In some embodiments, the cinematic configuration parameters may be identified at least in part based on a determination made by the system. For instance, the system may analyze one or more preliminary image of an object and then identify the object from the images. Based on the identified object, the system may select configuration parameters suitable for the object. For example, if the object is a pickup truck, the system may identify configuration parameters suitable for generating a cinematic video from an MVIDMR of a pickup truck.

One or more images of an object are captured at 306. According to various embodiments, the one or more images may be captured via a camera at the mobile computing device. For instance, a user may hold a cell phone and move it along a path through space around an object to be captured.

In some implementations, the one or more images of the object may be captured from multiple cameras at the same time. For example, a mobile computing device such as a smart phone may include two or more cameras such as a wide-angle camera, a normal lens camera, and/or a telephoto lens camera.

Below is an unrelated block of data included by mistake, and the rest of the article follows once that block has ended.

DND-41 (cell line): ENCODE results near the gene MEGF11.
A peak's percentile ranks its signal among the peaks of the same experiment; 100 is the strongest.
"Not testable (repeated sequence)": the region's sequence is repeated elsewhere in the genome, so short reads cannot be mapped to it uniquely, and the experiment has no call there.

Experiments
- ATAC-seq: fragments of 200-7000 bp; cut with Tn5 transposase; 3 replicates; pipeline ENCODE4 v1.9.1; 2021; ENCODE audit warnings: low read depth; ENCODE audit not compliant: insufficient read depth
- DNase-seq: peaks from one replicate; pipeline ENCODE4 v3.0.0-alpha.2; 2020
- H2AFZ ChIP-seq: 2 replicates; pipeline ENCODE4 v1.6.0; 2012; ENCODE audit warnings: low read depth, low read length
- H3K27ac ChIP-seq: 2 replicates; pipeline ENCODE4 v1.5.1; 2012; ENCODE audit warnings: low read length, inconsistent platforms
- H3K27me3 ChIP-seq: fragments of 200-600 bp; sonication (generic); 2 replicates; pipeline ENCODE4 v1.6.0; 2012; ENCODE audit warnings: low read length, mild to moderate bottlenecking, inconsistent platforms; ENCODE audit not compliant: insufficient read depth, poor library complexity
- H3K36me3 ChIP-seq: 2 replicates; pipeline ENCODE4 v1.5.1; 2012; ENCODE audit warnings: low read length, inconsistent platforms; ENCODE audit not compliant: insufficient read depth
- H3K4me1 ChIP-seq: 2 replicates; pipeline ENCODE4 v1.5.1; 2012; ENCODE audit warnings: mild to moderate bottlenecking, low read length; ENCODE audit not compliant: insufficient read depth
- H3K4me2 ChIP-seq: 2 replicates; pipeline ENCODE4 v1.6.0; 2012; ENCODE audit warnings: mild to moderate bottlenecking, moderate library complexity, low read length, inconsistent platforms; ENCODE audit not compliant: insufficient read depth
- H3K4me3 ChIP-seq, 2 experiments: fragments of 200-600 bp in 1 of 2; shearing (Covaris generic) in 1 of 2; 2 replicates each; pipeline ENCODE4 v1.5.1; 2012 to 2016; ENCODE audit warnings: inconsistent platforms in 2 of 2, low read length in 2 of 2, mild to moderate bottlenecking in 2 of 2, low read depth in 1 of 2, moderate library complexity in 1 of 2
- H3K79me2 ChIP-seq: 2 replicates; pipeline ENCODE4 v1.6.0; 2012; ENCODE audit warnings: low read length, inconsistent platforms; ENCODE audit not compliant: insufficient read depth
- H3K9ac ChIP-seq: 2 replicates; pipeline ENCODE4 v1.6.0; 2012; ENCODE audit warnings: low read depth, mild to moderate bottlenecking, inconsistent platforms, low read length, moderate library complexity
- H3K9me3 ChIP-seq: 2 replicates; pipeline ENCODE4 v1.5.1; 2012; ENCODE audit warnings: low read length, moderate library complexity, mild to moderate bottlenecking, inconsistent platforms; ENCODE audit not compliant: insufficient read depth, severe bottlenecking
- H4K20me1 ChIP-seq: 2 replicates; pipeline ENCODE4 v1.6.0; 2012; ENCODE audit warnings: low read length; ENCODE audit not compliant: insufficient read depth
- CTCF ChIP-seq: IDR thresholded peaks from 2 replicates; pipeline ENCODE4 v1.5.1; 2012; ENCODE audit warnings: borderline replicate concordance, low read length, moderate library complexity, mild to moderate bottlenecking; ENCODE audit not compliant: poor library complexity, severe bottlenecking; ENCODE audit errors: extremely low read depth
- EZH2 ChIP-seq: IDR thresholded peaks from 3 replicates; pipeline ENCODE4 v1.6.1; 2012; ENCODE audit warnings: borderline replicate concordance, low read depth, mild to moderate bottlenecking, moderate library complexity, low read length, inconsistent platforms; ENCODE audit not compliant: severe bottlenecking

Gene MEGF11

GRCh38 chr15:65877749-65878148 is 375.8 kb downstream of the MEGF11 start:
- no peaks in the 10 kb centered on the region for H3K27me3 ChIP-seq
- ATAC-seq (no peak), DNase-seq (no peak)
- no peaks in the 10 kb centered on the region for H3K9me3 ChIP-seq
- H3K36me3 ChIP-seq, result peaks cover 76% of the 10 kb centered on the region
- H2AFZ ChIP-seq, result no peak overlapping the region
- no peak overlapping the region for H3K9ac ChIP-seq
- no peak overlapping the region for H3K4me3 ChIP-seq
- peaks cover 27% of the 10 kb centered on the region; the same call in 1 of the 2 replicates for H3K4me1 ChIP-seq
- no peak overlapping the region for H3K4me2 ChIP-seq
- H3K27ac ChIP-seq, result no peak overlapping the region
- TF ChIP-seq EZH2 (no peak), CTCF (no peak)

Supporting data is captured at 308. In some implementations, the supporting data may include any data captured from one or more other sensors at the mobile computing device. For instance, inertial measurement unit (IMU) data may be captured from an IMU at the mobile computing device.

According to various embodiments, the supporting data may be linked with corresponding image data. For instance, IMU data may be captured at the same time one or more images are captured, and then linked with that image data to facilitate subsequent analysis of the image.

The captured data is compared to the configuration parameters at 310. In some embodiments, the comparison may be used to determine whether the captured data is sufficient for generating a cinematic video according to the one or more parameters identified at 304. For instance, if the one or more cinematic video configuration parameters identified at 304 indicate that the object is a vehicle and that the cinematic video is to include a closeup pan around the headlight of the vehicle, then the comparison at 310 may seek to determine whether the captured data includes sufficient image data to generate such a video.